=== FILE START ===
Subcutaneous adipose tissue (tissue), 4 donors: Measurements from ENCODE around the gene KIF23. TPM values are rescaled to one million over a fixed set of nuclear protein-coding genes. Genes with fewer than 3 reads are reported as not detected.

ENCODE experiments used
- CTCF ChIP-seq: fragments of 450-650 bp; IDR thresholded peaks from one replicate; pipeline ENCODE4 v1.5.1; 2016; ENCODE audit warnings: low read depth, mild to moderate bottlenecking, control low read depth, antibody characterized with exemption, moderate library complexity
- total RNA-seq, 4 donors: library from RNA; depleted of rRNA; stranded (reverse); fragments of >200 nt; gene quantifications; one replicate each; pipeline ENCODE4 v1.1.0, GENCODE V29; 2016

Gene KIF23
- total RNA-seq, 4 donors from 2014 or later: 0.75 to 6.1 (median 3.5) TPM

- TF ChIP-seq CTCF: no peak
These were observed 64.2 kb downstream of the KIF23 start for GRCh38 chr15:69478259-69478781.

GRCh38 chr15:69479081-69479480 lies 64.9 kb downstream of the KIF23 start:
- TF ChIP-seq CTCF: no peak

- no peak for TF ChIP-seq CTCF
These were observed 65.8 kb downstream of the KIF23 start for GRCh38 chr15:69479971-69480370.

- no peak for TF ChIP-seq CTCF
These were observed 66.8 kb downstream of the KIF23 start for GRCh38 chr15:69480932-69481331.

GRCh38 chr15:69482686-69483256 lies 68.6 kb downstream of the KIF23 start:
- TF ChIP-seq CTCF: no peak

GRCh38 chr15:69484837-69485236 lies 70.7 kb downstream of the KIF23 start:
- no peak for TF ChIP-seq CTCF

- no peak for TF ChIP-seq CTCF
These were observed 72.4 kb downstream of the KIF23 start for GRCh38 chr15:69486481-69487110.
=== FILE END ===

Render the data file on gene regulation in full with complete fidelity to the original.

Subcutaneous adipose tissue (tissue), 4 donors: Measurements from ENCODE around the gene KIF23. TPM values are rescaled to one million over a fixed set of nuclear protein-coding genes. Genes with fewer than 3 reads are reported as not detected.

ENCODE experiments used
- CTCF ChIP-seq: fragments of 450-650 bp; IDR thresholded peaks from one replicate; pipeline ENCODE4 v1.5.1; 2016; ENCODE audit warnings: low read depth, mild to moderate bottlenecking, control low read depth, antibody characterized with exemption, moderate library complexity
- total RNA-seq, 4 donors: library from RNA; depleted of rRNA; stranded (reverse); fragments of >200 nt; gene quantifications; one replicate each; pipeline ENCODE4 v1.1.0, GENCODE V29; 2016

Gene KIF23
- total RNA-seq, 4 donors from 2014 or later: 0.75 to 6.1 (median 3.5) TPM

- TF ChIP-seq CTCF: no peak
These were observed 64.2 kb downstream of the KIF23 start for GRCh38 chr15:69478259-69478781.

GRCh38 chr15:69479081-69479480 lies 64.9 kb downstream of the KIF23 start:
- TF ChIP-seq CTCF: no peak

- no peak for TF ChIP-seq CTCF
These were observed 65.8 kb downstream of the KIF23 start for GRCh38 chr15:69479971-69480370.

- no peak for TF ChIP-seq CTCF
These were observed 66.8 kb downstream of the KIF23 start for GRCh38 chr15:69480932-69481331.

GRCh38 chr15:69482686-69483256 lies 68.6 kb downstream of the KIF23 start:
- TF ChIP-seq CTCF: no peak

GRCh38 chr15:69484837-69485236 lies 70.7 kb downstream of the KIF23 start:
- no peak for TF ChIP-seq CTCF

- no peak for TF ChIP-seq CTCF
These were observed 72.4 kb downstream of the KIF23 start for GRCh38 chr15:69486481-69487110.